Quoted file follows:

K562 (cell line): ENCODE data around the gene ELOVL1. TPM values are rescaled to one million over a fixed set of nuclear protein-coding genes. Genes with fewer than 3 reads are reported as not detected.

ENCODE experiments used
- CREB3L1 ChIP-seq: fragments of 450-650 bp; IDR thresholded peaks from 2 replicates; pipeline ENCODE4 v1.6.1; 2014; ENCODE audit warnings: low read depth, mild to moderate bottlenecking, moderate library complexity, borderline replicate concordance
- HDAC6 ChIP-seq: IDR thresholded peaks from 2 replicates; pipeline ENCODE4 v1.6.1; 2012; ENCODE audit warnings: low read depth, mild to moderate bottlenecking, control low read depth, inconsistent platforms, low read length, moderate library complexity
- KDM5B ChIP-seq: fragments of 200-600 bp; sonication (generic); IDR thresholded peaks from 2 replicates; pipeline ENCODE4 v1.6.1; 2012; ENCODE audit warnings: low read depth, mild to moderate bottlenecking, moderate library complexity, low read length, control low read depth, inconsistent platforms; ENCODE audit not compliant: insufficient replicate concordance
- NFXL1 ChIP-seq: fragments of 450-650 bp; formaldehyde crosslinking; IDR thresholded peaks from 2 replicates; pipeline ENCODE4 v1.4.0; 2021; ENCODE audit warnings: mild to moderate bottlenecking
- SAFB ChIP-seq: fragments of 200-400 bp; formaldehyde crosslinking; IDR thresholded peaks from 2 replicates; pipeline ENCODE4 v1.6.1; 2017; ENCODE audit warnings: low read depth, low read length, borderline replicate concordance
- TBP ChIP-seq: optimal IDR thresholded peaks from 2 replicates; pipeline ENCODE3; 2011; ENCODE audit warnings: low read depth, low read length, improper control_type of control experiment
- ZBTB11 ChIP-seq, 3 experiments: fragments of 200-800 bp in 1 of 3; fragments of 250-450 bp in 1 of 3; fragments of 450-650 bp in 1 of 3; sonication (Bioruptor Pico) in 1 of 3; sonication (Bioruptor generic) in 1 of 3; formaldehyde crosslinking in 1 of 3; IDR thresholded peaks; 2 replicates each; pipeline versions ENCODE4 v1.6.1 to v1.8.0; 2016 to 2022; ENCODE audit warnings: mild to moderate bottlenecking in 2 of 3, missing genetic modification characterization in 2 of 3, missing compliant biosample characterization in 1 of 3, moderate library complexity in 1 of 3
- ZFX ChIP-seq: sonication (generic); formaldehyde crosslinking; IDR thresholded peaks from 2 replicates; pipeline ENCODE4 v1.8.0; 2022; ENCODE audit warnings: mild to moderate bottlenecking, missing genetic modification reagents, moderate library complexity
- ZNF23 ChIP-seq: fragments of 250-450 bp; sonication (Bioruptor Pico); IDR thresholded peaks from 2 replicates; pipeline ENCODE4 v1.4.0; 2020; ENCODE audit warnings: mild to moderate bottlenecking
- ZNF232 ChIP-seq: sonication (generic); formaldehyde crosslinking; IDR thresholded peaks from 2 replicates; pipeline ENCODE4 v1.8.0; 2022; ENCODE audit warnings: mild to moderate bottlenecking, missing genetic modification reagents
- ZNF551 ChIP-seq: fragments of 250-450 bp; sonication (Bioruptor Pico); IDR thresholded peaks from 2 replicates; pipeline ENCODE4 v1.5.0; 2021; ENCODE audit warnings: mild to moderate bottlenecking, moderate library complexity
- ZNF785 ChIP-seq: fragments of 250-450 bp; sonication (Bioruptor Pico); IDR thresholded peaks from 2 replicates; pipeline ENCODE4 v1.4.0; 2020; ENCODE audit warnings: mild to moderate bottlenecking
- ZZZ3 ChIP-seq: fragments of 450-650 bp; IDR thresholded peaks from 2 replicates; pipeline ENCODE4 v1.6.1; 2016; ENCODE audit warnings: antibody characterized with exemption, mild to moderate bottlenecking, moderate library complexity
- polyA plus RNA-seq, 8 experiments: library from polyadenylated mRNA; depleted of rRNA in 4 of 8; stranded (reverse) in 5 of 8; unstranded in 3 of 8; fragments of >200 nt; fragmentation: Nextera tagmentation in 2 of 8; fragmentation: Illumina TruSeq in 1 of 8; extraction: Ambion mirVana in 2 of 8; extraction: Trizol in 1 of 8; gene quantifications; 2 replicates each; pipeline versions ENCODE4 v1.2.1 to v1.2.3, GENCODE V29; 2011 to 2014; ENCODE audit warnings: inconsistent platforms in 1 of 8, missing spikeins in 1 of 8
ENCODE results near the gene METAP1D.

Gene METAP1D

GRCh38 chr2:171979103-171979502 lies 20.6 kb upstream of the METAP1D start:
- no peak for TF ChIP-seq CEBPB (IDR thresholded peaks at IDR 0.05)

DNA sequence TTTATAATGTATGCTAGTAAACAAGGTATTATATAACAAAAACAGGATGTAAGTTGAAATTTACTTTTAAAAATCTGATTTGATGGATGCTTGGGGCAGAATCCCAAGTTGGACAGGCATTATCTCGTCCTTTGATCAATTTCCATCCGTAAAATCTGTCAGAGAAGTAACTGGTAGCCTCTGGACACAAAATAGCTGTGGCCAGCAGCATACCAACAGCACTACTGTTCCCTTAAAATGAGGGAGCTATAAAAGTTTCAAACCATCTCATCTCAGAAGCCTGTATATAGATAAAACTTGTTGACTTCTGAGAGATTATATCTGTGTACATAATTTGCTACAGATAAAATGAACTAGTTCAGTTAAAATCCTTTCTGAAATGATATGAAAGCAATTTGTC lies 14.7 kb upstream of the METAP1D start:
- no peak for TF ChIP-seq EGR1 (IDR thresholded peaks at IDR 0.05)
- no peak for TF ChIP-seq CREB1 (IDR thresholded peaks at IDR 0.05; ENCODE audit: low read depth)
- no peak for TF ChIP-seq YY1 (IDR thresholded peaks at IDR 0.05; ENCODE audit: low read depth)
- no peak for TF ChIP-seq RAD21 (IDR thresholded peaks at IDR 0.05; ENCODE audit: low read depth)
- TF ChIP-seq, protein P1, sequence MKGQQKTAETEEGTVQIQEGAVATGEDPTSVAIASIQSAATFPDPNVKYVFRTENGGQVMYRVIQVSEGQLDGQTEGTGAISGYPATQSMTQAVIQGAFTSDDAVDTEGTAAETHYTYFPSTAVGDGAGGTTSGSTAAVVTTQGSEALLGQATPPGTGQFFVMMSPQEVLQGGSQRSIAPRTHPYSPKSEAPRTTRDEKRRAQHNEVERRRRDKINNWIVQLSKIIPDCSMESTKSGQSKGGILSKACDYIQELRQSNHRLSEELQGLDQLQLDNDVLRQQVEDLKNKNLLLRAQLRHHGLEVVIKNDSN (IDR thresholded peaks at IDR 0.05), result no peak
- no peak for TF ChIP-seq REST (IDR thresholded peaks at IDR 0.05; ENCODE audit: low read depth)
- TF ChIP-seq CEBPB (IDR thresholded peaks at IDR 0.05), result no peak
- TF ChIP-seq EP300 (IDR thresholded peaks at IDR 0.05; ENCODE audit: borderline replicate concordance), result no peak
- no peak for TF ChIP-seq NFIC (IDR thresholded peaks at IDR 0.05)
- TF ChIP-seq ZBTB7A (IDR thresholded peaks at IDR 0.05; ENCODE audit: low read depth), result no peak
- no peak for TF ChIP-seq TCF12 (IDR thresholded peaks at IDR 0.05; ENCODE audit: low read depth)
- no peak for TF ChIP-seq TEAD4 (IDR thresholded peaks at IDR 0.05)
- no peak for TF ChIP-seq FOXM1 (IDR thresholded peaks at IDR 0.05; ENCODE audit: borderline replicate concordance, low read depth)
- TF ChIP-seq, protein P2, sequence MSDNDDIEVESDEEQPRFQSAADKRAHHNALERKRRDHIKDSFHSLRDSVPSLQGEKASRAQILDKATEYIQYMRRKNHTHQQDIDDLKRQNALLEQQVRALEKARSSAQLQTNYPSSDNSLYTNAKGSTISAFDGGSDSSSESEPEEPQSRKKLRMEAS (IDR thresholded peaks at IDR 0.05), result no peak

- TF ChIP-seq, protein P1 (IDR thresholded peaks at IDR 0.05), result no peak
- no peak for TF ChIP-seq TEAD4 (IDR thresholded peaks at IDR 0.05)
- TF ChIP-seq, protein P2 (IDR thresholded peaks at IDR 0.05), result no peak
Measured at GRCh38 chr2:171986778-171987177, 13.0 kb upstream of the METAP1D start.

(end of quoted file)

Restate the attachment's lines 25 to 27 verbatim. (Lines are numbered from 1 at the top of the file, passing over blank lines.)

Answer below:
- no peak for TF ChIP-seq RAD21 (IDR thresholded peaks at IDR 0.05; ENCODE audit: low read depth)
- TF ChIP-seq, protein P1, sequence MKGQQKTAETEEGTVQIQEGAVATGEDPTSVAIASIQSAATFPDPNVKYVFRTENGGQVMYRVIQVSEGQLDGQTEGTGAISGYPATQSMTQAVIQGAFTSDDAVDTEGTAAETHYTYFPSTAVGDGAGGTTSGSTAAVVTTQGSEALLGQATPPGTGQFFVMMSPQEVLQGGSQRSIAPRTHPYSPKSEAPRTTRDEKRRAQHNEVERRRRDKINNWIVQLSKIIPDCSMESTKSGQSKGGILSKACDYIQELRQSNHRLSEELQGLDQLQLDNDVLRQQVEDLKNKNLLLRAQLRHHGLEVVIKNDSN (IDR thresholded peaks at IDR 0.05), result no peak
- no peak for TF ChIP-seq REST (IDR thresholded peaks at IDR 0.05; ENCODE audit: low read depth)